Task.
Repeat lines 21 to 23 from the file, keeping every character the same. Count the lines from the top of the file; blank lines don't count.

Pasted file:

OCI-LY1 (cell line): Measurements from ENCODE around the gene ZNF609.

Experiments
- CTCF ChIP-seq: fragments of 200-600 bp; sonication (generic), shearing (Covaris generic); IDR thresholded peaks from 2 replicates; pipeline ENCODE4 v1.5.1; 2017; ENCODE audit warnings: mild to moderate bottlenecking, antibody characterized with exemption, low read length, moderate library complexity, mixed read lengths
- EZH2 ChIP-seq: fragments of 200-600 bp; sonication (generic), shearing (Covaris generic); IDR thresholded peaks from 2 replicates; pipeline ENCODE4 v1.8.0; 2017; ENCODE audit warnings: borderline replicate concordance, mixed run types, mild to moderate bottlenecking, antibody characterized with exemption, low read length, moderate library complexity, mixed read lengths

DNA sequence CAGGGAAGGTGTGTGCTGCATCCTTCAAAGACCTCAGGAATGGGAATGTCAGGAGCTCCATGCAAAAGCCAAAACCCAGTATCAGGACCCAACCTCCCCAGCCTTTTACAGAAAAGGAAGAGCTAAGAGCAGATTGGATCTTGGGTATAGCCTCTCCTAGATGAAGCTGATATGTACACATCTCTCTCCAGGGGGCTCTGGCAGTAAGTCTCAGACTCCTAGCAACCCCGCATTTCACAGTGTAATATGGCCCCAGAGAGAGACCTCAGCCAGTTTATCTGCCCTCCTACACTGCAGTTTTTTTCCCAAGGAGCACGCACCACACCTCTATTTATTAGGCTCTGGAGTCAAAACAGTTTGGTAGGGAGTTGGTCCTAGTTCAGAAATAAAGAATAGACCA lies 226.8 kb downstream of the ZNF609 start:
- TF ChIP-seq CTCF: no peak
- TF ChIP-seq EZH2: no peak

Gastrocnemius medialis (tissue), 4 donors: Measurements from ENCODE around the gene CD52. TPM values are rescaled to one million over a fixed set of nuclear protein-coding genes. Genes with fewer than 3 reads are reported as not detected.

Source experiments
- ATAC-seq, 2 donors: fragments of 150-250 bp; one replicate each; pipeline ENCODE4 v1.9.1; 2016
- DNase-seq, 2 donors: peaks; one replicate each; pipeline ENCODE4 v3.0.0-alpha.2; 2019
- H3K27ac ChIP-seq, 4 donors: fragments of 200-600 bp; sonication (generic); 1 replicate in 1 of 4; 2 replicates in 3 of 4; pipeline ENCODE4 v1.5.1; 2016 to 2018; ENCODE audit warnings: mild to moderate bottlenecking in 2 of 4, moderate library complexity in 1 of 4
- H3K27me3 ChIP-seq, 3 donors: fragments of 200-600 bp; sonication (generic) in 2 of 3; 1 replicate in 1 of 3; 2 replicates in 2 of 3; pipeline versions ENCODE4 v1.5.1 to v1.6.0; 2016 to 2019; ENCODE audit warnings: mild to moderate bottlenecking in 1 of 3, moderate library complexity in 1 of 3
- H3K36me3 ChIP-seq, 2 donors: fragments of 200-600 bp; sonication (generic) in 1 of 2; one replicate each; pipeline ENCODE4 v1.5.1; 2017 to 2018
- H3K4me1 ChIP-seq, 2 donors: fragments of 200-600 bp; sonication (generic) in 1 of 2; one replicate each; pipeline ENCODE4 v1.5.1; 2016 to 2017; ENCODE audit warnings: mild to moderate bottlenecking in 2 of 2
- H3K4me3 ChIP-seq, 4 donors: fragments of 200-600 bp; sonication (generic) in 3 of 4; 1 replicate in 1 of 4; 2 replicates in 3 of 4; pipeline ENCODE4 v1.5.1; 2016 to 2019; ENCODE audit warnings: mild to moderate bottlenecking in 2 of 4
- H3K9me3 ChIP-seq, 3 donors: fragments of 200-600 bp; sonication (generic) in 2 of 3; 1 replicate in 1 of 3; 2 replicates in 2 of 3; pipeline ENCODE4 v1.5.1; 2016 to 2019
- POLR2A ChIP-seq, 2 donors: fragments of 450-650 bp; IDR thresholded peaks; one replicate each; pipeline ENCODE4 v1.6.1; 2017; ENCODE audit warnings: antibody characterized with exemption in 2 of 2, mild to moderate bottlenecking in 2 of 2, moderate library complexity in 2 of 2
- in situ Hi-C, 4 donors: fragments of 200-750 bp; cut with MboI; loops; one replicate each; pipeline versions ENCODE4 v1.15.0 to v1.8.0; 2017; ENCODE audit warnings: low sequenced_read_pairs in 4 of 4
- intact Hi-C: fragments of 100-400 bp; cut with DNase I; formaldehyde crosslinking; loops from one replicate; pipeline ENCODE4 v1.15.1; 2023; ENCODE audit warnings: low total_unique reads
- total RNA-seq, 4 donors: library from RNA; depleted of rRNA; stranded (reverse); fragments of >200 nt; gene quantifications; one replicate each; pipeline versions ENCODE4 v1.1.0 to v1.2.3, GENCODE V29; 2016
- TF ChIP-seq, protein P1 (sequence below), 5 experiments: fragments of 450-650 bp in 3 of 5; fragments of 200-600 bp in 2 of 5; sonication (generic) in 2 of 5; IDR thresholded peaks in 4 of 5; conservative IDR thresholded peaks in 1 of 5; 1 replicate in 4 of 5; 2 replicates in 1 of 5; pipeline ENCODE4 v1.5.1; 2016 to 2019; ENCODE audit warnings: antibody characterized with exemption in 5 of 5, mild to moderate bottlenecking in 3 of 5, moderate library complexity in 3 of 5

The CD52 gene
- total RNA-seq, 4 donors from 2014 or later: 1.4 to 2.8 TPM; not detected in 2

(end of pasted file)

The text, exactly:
- total RNA-seq, 4 donors: library from RNA; depleted of rRNA; stranded (reverse); fragments of >200 nt; gene quantifications; one replicate each; pipeline versions ENCODE4 v1.1.0 to v1.2.3, GENCODE V29; 2016
- TF ChIP-seq, protein P1 (sequence below), 5 experiments: fragments of 450-650 bp in 3 of 5; fragments of 200-600 bp in 2 of 5; sonication (generic) in 2 of 5; IDR thresholded peaks in 4 of 5; conservative IDR thresholded peaks in 1 of 5; 1 replicate in 4 of 5; 2 replicates in 1 of 5; pipeline ENCODE4 v1.5.1; 2016 to 2019; ENCODE audit warnings: antibody characterized with exemption in 5 of 5, mild to moderate bottlenecking in 3 of 5, moderate library complexity in 3 of 5

The CD52 gene